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Parkinson Disease

Medically reviewed by Last updated on Apr 2, 2024.

What is Parkinson disease (PD)?

PD is a long-term movement disorder. The brain cells that control movement start to die and cause changes in how you move, feel, and act. Even though PD may progress and have a severe impact on your daily life, it is not a life-threatening disease.

What causes PD?

The exact cause of PD is not known. It may be caused by a problem with how your brain works. A chemical called dopamine helps your brain control your movement, thoughts, and feelings. PD causes brain cells that make dopamine to die, so they cannot make enough dopamine.

What increases my risk for PD?

What are the signs and symptoms of PD?

Symptoms often get worse over time. You may have any of the following:

How is PD diagnosed?

Your healthcare provider will ask about your signs and symptoms. Your provider will ask about your medical history and if you have family members with PD. Your provider will examine you and may move your arms or legs to test your muscles. Your provider may check your balance and the way you walk.

How is PD treated?

PD cannot be cured. The goal of treatment is to help manage your symptoms. You may need any of the following:

Treatment options

The following list of medications are related to or used in the treatment of this condition.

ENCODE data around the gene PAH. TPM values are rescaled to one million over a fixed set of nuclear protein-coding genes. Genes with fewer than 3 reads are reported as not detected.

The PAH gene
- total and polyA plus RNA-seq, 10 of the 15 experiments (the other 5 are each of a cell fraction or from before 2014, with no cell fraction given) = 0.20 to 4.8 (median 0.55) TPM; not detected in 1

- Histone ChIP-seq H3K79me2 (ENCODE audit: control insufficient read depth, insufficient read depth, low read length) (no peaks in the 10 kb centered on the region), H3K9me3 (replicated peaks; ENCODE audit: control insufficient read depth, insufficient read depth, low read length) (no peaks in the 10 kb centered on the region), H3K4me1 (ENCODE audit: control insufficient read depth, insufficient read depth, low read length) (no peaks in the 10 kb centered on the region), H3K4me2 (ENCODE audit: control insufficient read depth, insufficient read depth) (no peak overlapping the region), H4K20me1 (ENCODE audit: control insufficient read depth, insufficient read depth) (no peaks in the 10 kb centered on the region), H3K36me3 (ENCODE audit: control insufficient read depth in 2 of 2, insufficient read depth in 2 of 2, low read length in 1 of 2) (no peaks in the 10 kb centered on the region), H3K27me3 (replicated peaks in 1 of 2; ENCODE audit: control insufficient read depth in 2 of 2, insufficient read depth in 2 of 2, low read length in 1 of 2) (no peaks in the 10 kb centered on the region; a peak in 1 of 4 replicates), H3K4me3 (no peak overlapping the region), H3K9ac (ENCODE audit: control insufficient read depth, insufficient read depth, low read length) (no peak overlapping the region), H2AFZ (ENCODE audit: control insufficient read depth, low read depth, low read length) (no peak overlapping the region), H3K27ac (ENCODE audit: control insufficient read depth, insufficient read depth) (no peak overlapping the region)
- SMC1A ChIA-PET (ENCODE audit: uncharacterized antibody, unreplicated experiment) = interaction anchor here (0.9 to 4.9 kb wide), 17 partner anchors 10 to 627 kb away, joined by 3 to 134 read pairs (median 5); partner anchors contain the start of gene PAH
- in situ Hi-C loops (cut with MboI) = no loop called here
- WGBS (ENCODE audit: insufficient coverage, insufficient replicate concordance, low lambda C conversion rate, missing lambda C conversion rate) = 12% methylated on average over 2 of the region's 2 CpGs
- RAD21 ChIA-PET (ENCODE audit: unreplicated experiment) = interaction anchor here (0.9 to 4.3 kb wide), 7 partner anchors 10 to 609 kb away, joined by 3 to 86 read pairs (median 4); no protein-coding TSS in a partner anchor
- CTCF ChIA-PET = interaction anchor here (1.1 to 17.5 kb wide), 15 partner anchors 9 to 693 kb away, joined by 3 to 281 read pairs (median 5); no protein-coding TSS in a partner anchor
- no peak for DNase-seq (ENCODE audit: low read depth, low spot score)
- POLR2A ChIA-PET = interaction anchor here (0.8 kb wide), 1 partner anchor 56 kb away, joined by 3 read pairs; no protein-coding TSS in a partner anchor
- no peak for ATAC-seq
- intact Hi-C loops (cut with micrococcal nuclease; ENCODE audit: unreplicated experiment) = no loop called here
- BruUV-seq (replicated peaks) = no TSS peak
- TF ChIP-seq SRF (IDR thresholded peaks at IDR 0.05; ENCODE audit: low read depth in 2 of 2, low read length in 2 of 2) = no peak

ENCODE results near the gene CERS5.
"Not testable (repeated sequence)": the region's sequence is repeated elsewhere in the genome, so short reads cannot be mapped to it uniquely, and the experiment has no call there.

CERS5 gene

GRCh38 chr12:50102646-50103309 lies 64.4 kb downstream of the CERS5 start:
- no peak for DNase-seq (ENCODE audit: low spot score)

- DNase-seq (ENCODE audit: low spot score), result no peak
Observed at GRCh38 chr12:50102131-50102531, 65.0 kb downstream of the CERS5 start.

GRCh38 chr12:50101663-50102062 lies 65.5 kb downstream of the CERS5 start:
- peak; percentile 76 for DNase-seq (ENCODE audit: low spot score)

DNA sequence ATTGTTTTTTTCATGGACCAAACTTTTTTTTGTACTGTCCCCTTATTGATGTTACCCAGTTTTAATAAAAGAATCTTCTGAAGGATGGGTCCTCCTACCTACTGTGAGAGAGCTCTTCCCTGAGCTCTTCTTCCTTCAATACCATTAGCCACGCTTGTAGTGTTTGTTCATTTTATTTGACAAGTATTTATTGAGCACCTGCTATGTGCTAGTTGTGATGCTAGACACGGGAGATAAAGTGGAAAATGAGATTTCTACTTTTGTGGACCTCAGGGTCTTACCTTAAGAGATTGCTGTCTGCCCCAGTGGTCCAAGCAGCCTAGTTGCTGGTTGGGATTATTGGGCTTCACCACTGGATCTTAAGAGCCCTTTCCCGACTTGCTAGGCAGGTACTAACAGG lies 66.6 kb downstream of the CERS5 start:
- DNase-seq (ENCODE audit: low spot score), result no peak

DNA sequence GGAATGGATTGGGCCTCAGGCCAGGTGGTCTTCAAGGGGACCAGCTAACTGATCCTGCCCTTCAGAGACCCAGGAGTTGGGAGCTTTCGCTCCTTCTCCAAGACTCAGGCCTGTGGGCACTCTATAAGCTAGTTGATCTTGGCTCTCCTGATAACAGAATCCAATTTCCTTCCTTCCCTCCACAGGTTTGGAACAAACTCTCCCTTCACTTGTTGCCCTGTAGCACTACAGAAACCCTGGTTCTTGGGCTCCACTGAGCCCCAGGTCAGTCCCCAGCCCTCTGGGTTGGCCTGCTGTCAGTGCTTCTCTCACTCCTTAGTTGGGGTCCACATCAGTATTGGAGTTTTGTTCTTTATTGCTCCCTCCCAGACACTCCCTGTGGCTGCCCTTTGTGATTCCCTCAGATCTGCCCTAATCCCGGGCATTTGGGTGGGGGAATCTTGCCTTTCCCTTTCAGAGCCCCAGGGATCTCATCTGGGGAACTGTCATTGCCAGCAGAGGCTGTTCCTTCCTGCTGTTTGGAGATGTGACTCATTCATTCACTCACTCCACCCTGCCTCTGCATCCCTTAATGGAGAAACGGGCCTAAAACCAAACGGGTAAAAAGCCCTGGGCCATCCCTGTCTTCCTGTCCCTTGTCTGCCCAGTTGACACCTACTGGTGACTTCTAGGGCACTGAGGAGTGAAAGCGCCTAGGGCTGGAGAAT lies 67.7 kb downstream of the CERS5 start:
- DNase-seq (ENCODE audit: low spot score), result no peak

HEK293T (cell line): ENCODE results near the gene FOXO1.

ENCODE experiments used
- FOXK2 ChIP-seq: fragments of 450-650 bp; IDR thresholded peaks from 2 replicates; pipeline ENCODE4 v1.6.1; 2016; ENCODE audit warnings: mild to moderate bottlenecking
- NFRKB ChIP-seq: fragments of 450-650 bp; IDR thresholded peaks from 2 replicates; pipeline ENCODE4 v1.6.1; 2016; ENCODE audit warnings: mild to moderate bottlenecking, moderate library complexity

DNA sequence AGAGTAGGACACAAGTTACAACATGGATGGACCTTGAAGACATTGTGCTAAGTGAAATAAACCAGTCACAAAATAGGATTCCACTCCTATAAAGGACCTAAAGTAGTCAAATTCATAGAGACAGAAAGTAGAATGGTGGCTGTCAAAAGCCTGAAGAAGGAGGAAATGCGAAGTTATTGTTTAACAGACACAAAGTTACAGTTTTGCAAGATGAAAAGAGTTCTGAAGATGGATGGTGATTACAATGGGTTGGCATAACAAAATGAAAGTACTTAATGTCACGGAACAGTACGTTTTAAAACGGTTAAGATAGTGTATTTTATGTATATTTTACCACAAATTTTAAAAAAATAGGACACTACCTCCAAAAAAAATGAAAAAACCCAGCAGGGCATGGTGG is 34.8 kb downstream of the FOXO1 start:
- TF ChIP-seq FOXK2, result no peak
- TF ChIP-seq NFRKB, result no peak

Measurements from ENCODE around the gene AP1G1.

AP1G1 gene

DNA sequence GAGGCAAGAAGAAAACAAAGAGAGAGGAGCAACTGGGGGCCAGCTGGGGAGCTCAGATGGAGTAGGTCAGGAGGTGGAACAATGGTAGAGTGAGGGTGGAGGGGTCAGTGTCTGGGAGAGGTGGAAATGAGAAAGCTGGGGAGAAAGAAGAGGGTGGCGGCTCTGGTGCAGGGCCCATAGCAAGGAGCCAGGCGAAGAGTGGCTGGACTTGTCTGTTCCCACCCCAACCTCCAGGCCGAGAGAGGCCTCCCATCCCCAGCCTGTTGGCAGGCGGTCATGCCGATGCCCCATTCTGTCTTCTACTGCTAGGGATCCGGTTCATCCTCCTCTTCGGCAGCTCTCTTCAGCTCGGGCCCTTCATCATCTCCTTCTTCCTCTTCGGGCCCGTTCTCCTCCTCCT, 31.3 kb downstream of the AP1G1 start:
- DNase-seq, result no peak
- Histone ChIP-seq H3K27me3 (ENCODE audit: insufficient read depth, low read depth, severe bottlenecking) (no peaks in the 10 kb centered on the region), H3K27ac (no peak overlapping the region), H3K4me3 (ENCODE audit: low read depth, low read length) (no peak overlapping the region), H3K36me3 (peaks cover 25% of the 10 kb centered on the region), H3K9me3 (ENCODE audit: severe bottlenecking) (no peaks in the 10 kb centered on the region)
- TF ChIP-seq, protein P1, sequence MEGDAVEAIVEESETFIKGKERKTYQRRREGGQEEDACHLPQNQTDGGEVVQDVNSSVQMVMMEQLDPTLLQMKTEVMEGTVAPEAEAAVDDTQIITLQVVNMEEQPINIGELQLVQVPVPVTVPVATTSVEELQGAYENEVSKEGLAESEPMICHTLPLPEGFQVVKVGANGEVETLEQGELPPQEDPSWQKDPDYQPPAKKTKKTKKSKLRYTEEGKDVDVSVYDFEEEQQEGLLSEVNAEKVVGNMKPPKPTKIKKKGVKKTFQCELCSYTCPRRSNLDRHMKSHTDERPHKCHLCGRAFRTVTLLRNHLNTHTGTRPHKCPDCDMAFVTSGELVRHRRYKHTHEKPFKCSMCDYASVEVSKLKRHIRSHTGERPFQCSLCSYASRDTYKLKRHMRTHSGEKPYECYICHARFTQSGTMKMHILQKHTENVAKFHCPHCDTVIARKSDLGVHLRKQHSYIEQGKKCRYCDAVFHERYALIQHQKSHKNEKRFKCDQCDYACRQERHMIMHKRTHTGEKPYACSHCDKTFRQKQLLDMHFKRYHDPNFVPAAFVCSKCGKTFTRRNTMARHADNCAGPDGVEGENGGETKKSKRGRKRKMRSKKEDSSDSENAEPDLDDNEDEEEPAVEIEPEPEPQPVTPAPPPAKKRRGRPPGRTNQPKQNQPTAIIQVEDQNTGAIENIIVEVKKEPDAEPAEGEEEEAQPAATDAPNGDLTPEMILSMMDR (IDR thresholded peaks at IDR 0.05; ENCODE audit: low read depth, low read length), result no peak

How can I manage PD?

Where can I find support and more information?

Call your local emergency number (911 in the US) or have someone call if:

When should I seek immediate care?

When should I call my doctor?

Care Agreement

You have the right to help plan your care. Learn about your health condition and how it may be treated. Discuss treatment options with your healthcare providers to decide what care you want to receive. You always have the right to refuse treatment. The above information is an educational aid only. It is not intended as medical advice for individual conditions or treatments. Talk to your doctor, nurse or pharmacist before following any medical regimen to see if it is safe and effective for you.

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Always consult your healthcare provider to ensure the information displayed on this page applies to your personal circumstances.